Donald Tsang

Public Eye

PUBLISHED : Wednesday, 28 December, 2011, 12:00am
UPDATED : Wednesday, 28 December, 2011, 12:00am


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Malignant official neglect

And the winner is? That's right, folks, it's that time again for Public Eye's annual Name and Shame Awards, a proud tradition now in its fifth year. Cafe de Coral boss Michael Chan Yue-kwong topped last year's list by giving the underpaid staff of his fast food chain a paltry pay rise then nullifying it by cancelling paid meal breaks. Public ridicule shamed him into a U-turn. It took us no time to pick a winner for our Shame List of 2011. The award goes to each and every bureaucrat who turned a blind eye to the disgrace of squalid subdivided flats in slum buildings. When one of these buildings collapsed, killing four, the bureaucrats promised action. Months later a fire killed another four. More promises. Nine more people died in a fire two months ago. Development Secretary Carrie Lam Cheng Yuet-ngor says Hong Kong needs such slum cubicles to put a roof over the heads of poor families. Yet Secretary Transport and Housing Eva Cheng routinely refuses invitations from community groups to see for herself the squalor of such flats. To all these overpaid bureaucrats we confer the Shame On You All Award.

Cold comfort harbour

Finishing a close second are all the bureaucrats who watched with arms folded as more and more families slipped into poverty. We now have 1.2 million poor people. Many kids go to bed hungry. Many people live in so-called caged cubicles infested with rats and cockroaches. Yet we're one of the world's wealthiest cities where Botoxed tai-tais cruise upscale malls for name-brand goods. Kids may be going to bed hungry but Labour and Welfare Secretary Matthew Cheung Kin-chung says at least no one is starving in Hong Kong. Our chief executive, Donald Tsang Yam-kuen, says at least everyone has a roof over his or her head. To all of them we present the Cold and Callous Award.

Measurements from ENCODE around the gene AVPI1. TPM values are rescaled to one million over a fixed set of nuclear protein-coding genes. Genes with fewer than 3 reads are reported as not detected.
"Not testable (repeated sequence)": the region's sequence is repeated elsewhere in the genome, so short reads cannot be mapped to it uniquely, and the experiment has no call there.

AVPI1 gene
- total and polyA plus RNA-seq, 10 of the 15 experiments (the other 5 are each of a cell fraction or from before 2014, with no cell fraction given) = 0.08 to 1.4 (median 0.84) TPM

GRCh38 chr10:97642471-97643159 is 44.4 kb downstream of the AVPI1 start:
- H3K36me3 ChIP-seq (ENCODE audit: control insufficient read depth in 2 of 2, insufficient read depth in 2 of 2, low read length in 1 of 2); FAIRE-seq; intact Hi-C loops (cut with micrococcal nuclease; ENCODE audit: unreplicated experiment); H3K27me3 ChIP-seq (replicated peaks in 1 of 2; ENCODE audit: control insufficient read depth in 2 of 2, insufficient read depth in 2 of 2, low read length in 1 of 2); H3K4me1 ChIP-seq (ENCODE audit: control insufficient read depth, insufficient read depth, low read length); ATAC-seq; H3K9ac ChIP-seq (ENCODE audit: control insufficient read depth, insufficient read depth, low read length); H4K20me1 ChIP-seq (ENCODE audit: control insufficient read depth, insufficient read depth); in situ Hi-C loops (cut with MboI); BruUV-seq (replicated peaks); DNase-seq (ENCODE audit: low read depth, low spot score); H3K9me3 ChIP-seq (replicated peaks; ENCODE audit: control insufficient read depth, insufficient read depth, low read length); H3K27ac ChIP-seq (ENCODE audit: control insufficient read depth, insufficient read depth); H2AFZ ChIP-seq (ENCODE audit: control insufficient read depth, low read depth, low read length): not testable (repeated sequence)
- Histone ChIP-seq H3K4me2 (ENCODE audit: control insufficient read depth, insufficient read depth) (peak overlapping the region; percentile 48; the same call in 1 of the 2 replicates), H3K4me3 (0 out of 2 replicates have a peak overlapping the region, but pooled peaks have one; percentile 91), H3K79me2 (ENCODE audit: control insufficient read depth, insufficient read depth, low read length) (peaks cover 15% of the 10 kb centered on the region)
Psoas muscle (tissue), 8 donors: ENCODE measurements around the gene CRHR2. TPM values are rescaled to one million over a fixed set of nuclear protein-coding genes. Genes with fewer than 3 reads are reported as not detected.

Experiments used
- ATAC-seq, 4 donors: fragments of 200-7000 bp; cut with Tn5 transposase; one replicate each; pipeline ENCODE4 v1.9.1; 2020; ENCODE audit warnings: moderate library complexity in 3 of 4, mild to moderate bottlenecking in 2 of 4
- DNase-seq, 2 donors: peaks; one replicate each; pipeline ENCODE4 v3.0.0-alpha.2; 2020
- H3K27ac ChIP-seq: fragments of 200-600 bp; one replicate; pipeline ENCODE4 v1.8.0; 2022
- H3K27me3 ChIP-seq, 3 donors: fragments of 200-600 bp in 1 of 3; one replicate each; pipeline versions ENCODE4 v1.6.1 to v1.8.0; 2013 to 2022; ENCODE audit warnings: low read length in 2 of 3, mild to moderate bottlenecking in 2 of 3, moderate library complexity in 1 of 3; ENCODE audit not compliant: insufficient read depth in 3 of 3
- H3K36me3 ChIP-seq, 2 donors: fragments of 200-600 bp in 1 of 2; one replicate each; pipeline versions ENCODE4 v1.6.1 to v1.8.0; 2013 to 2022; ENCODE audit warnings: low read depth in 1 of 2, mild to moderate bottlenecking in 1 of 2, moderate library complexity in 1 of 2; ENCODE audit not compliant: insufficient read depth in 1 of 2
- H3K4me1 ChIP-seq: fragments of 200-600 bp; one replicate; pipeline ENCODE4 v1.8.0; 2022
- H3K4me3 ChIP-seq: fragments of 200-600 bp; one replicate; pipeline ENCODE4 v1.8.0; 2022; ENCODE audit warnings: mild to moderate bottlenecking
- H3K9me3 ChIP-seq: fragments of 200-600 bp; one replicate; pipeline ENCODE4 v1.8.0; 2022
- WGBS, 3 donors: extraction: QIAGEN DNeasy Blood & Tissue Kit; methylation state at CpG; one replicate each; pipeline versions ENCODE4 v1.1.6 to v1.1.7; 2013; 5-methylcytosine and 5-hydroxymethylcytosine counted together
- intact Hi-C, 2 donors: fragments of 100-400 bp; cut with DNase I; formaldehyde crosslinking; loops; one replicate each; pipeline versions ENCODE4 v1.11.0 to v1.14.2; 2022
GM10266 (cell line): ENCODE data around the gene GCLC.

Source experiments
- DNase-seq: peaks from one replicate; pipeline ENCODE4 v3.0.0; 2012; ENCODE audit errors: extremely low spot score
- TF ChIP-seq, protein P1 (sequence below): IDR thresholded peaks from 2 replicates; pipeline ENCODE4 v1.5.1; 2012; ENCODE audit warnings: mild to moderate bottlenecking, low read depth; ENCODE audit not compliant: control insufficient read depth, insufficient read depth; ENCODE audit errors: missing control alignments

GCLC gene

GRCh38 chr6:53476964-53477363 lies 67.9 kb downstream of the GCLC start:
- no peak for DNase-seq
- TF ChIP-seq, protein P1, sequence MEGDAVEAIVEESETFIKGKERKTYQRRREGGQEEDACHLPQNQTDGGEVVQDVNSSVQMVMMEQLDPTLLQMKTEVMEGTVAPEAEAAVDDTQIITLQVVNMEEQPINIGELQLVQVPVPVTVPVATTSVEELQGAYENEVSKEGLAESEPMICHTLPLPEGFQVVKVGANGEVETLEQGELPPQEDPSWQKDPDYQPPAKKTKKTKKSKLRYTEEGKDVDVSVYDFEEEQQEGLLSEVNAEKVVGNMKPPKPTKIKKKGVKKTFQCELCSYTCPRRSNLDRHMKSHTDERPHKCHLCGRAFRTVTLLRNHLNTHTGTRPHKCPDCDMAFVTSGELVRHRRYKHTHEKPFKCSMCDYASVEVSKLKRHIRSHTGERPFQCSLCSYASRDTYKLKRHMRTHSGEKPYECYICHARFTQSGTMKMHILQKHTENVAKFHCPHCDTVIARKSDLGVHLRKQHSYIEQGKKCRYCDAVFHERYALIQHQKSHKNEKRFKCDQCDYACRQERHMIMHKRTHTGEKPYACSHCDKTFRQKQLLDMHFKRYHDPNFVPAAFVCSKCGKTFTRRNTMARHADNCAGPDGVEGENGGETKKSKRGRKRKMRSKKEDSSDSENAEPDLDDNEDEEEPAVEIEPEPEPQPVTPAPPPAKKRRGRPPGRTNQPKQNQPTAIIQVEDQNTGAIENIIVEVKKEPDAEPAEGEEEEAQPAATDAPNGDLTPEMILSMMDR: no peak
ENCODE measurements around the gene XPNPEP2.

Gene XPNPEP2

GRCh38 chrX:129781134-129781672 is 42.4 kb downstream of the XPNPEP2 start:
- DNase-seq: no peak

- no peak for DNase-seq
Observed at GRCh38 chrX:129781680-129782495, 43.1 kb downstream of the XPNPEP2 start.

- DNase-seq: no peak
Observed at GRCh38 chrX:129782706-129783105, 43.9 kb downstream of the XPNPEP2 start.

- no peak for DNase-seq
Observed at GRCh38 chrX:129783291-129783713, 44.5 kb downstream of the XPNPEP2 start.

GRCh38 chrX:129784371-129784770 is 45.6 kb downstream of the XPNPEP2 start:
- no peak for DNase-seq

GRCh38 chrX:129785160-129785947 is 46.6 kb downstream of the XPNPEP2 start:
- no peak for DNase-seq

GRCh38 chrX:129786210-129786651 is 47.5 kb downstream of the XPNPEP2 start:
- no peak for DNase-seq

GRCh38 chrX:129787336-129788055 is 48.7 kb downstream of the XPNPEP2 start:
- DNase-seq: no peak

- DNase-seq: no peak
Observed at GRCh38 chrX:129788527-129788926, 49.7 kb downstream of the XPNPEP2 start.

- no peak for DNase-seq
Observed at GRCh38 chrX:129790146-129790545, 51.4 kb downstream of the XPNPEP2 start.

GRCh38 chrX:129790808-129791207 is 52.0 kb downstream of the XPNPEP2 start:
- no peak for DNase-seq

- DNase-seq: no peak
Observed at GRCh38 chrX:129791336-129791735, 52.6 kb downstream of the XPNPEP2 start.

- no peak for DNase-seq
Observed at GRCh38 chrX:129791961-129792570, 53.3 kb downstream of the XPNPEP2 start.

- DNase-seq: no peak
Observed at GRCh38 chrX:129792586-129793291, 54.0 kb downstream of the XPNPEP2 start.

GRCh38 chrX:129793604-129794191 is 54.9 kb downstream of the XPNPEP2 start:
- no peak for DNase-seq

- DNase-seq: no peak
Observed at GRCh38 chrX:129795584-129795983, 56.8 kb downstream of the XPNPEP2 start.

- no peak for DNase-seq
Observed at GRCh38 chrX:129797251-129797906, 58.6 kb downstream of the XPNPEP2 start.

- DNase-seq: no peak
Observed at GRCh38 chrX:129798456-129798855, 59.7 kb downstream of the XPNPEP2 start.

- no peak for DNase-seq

Shocks to the system

Our Gods of Greed Award goes to the two electricity companies. Already bursting with billions in profits, they want more. Greed knows no boundaries for them. People are hurting. Inflation is biting them hard. Salaries are mostly stagnant. But CLP Power and Hongkong Electric want to tighten their squeeze. Our numbskull bureaucrats allowed them to make 9.99 per cent profit every year under a monopoly agreement. And our power companies won't settle for a cent less. Their outrageously high price hikes will leave them bulging with yet more billions. They'll make billions aplenty even if they cut their price rises by half. But no, they want their pound of flesh, their 9.99 per cent guaranteed profit. So what if people are hurting? Better that than the pockets of their shareholders being a cent lighter.

Uncivil police liberties

Next we present the Big Brother Award. It goes to tough-guy Commissioner of Police Andy Tsang Wai-hung. Well, he thinks he's a tough guy but he's just a bully who turned our police force into a thug force. Under him, his men pepper-sprayed an eight-year-old boy who was with his mother at the July 1 annual protest march. During Vice-Premier Li Keqiang's visit, Tsang's men wrestled university students to the ground, locked one up, trampled on a protest prop belonging to legislator 'Long Hair' Leung Kwok-hung, arrested a man for wearing a June 4 T-shirt and blocked a TV cameraman filming the arrest. Yes, a real tough guy, our police commissioner.

Blessed by absence

Our final award was a toss-up between the government's macho men who repeatedly harassed a 74-year-old hawker for selling waffles to stay alive and flip-flopper Rita Fan Hsu Lai-tai. Fan won the toss. For months she played a silly game with the people. First she said she might run for chief executive, then she said she might not, then she said she might - and on it went for months. To this clown who confesses to being clueless about economic and administrative matters we confer the Thank Goodness You're Not Running Award.